As we all know one of the biggest advantages of riding regularly is being able to indulge a bit more but actual dietary choices are also more important as you get older too, as things like cholesterol can build up over time and become a ticking time bomb. Even I’ve cut back on pies and hard cheeses slightly for the benefit of my veins and if I had more of my teeth left I’d be eating more apples too.
You can make a massive difference in offsetting age with experience on the bike too. Not just by knowing when you’re tired and throttling back a bit or picking the days you know you’ve got the power as the ones to go play with the young guns. The longer you’ve been riding, the better you’ll know how your body reacts to different intensities of riding or what you eat and drink. With less power on tap that becomes even more important too, so let others wear themselves out on the first few hills or pushing extra hard on descents while you leave a bit in reserve for the last part of the ride that people will remember, as Gary says “Always save it for the last third as nothing feels better than hammering it home.”
With reaction and healing speeds also taking a downturn as you age, it’s worth applying a bit of wisdom to your riding choices too. After all, if we’ve made it this far it would be a shame to write ourselves off completely when there’s still potentially a lot of good times to be had on top of the dirt, before we make the one-way trip under it. That doesn’t mean you shouldn’t still try and progress your skills and fitness though because one of the guaranteed ways to keep you feeling way younger than you should is to keep learning and progressing with whatever you do. Continuing to stimulate your mind and body is a big help in offsetting Alzheimer's etc. even further down the line and as far as I’m concerned I’d far rather make my brain hurt trying to get my creaking hips to properly schralp a turn than by grabbing a book of sudoku puzzles.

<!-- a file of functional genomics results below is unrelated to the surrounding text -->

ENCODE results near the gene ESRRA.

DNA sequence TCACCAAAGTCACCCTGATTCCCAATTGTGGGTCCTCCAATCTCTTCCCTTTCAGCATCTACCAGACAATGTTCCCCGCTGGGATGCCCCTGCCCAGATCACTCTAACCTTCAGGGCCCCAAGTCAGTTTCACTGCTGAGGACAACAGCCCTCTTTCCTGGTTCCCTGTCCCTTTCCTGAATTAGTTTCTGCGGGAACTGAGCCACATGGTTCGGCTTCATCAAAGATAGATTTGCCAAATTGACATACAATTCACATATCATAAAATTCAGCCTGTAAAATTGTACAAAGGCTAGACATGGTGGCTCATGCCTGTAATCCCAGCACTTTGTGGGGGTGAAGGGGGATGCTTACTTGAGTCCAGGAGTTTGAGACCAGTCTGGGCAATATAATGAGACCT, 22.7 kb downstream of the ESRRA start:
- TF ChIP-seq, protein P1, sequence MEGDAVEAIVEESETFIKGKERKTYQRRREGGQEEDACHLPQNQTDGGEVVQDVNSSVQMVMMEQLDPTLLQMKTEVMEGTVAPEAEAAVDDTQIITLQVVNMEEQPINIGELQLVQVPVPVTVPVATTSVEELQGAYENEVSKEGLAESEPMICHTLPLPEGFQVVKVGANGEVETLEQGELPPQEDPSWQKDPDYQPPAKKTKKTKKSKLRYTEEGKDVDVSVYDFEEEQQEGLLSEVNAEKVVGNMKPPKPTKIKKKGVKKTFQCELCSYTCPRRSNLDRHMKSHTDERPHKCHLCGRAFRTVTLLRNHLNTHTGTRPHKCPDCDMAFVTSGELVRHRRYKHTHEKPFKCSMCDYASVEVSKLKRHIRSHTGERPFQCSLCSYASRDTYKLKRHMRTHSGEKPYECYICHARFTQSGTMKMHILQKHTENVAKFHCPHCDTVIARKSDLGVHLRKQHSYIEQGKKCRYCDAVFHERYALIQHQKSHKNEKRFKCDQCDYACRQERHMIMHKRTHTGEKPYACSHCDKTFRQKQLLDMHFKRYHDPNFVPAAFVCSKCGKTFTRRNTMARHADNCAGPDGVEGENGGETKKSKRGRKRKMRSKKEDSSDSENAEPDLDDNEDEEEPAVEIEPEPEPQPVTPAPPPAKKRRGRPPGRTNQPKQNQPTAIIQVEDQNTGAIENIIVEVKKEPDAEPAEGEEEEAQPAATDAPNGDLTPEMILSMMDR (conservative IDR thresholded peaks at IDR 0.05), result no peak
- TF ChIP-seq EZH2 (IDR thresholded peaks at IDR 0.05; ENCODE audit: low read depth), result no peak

Don’t be ashamed to be a rad dad or a gravity granny either. I know a whole load of serious shredders who are older than me and who cares if the kid I’m following down the trail is 35 years younger than I am? I’d rather grow old disgracefully and be tutted at for ‘not growing up’ than ‘acting my age’ any day and while I’ve never read the Daily Mail, I’m pretty sure it’s less likely to make me feel positive and alive than flicking through a copy of MBR.
In other words, while we’re perhaps not as elastic and endlessly energized as we were in our youth and we’re probably closer to getting a colostomy bag than backflipping into an air bag, if you’re smart with how you do it, mountain biking is a particularly fantastic way to have fun and stay fit for as long as possible.
More Bespoken Word
- Bespoken Word: Mental health and mountain biking
- Bespoken Word: Be nice, say Hi
- Bespoken Word: Are friends electric?
- Bespoken Word: The art of testing
- Bespoken Word: The maths of bike testing
- Bespoken Word: No such things as standards
- Bespoken Word: Groundhog day
- Bespoken Word: Stuck in the mud
- Bespoken Word: Cyclogical profiling
- Bespoken Word: Keep your head up
- Bespoken Word: Is gravel the ‘safe space’ of cycling?
- Bespoken Word: Guy Kesteven's top 10 favorite bikes
- Bespoken Word: Mapping the future
- Bespoken Word: 21 Pilots
- Bespoken Word: A question of perception
- Bespoken Word: Does cycling have an obesity problem?
- Bespoken Word: Tales of co-authoring Gary Fisher's autobiography